As far as historical fiction goes, I've read better and I've read worse. I liked some elements of the book, particularly the witchcraft and Inquisition angle. However, this book had a romance novel feel about it that I just wasn't that fond of. Maybe it was the way it was written or maybe I'm just not a fan of romance novels; I'm not really sure. Tobsha Learner is kind of like Philippa Gregory Lite. Similar style but not as compelling. I'd give this one 3/5.
A disappointment. The historically-based events kept me turning pages, but the prose has no charm, the characters' development is not nuanced and their motivations sometimes completely nonsensical. The author's depiction of Jewish life at the time is extremely weak, a huge drawback, since the main character is a Jewish woman who finds "the love of her life" in a Catholic canon. The main characters are anachronisms; modern people plunked into the 17th Century setting. Although the time periods are different, if you compare this book to Philippa Gregory's "The Queen's Fool" which follows a Jewish woman at the Elizabethan court (also something of a "bodice ripper" with an unusually modern Jewish woman heroine) you can see the difference it makes to follow a well-developed character. Jewish life described in the Witch of Cologne is so stereotyped and incomplete it really amazed me. Elements of this book I would have thought would make it good: kabbala, the demon Lilith, midwifery, era in history, iconoclastic main characters, sex - but, despite these...cannot recommend.
Ignore the silly cover on this book. What was the publisher thinking? This is a well-written, tragicthough ultimately hopeful story of star-crossed lovers during a particularly brutal period in history. The kind of story that haunts you. It is romantic--but not light, with great historical detail. Wonderful.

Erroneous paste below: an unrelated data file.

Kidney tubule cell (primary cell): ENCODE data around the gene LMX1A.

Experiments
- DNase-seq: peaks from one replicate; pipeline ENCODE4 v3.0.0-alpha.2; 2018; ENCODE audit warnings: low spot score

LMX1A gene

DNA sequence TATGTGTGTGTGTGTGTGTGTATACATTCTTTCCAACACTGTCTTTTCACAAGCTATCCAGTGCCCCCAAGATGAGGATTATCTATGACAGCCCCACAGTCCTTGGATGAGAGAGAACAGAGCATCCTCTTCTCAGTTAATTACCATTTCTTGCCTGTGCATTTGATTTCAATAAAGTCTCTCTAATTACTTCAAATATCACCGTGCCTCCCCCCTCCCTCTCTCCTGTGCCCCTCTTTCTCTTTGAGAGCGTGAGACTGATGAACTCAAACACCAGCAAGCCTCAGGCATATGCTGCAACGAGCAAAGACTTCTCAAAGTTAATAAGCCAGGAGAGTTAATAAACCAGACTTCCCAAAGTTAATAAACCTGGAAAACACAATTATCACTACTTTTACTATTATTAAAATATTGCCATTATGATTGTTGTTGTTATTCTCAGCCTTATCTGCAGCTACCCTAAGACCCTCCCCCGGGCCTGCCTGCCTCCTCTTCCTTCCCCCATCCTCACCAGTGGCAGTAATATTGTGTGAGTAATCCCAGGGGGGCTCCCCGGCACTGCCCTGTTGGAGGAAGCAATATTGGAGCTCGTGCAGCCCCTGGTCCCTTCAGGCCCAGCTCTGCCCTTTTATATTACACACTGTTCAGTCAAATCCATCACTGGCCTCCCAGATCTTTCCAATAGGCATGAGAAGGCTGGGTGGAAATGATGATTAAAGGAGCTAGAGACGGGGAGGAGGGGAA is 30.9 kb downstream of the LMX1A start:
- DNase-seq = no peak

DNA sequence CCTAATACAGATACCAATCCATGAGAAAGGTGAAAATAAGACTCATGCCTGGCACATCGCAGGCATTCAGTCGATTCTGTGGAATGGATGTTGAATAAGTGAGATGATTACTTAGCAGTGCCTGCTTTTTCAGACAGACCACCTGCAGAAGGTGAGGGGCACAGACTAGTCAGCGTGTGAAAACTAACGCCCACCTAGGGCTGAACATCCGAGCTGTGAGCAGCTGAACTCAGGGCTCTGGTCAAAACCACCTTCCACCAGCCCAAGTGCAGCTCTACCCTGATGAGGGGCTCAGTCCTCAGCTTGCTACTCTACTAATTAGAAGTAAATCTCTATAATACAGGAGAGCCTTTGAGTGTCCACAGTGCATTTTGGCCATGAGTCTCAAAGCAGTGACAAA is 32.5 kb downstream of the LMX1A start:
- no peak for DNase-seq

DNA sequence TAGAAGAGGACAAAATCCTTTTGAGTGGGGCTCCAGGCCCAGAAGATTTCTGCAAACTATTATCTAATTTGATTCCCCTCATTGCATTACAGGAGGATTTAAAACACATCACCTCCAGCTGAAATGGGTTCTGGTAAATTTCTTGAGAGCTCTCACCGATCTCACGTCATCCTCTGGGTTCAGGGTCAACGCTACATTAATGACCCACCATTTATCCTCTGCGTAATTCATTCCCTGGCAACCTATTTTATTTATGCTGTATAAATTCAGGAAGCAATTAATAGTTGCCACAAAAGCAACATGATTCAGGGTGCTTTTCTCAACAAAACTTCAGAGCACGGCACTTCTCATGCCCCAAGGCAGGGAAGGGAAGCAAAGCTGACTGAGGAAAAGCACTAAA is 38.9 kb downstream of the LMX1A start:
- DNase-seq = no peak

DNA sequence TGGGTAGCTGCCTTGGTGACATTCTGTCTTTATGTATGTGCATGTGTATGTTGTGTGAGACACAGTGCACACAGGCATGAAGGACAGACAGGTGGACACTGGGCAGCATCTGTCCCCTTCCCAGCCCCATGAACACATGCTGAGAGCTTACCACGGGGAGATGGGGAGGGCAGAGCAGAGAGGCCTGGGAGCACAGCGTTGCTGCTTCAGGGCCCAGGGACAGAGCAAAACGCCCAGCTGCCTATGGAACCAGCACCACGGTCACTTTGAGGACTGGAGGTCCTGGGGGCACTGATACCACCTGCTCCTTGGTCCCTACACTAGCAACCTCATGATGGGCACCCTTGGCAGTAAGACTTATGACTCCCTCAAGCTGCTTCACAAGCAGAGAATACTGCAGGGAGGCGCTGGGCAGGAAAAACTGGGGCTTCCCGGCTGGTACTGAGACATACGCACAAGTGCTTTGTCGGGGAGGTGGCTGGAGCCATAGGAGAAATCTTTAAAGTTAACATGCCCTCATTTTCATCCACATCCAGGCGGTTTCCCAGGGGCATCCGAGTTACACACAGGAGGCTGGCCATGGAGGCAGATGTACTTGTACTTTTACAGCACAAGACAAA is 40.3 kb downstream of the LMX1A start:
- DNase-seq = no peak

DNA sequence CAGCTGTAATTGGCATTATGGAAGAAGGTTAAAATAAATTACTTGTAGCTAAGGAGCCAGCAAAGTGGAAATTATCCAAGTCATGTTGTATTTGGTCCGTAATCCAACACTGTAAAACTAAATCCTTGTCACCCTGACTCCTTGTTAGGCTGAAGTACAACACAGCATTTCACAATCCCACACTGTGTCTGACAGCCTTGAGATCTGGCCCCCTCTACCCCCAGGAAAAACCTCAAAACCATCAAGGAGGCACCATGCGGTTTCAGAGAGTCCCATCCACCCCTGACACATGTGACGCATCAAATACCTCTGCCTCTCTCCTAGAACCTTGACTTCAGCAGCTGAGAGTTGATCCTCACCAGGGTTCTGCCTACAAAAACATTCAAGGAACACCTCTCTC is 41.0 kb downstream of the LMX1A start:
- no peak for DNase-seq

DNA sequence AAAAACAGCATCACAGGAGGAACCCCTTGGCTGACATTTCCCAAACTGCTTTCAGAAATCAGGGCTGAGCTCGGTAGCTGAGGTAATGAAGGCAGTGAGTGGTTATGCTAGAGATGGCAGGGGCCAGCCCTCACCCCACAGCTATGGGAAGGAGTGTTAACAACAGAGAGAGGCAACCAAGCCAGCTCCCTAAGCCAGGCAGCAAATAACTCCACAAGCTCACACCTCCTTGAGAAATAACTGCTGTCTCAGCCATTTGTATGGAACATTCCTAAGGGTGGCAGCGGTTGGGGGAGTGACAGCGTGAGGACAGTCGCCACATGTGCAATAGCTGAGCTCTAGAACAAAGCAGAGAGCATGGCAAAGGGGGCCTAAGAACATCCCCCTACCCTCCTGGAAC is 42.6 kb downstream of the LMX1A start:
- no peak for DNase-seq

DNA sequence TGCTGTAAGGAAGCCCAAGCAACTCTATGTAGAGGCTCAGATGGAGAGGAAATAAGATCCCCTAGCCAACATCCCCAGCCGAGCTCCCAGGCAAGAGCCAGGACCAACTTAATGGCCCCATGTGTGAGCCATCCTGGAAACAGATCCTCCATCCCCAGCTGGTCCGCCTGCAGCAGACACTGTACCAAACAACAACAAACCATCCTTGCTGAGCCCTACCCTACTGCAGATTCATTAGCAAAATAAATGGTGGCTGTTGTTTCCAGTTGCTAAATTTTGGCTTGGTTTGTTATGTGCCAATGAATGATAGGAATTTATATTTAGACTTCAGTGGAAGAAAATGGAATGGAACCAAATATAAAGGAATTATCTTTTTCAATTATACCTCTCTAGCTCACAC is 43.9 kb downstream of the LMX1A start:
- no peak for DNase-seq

Yes, the style of writing is a bit unconventional. Yes, there are sex and torture scenes and they are graphic. Yes, the Kabbalah takes a back seat less than 1/3 of the way through the novel. And, yes, the cover art is disconcerting. Get over it! This book isn't a romance by any stretch of the imagination and, quite frankly, if 17th century German politics aren't your thing, you will be sorely disappointed by The Witch of Cologne. However, if you're willing to keep an open mind, you just might learn a little something about the melding of the philosophies, religions, and economics of the people of the Rhenish region. Love story be damned, this book is not so much about the relationhsip between the two main characters as it is about a war between what is politically comfortable and what is morally just. Read this novel for what it is, not what you wish it to be, and you'll come away from it both entertained and pleased.
I couldn't finish this book. I gave up after about 100 pages. The story starts out good, taking the reader right into a tense scene. After that, it became highly detailed and I found the writing to be very bland. I was bored silly. I was also fairly unfamiliar with the setting during this time period, and a lack of comprehension probably added to the feeling of tedium.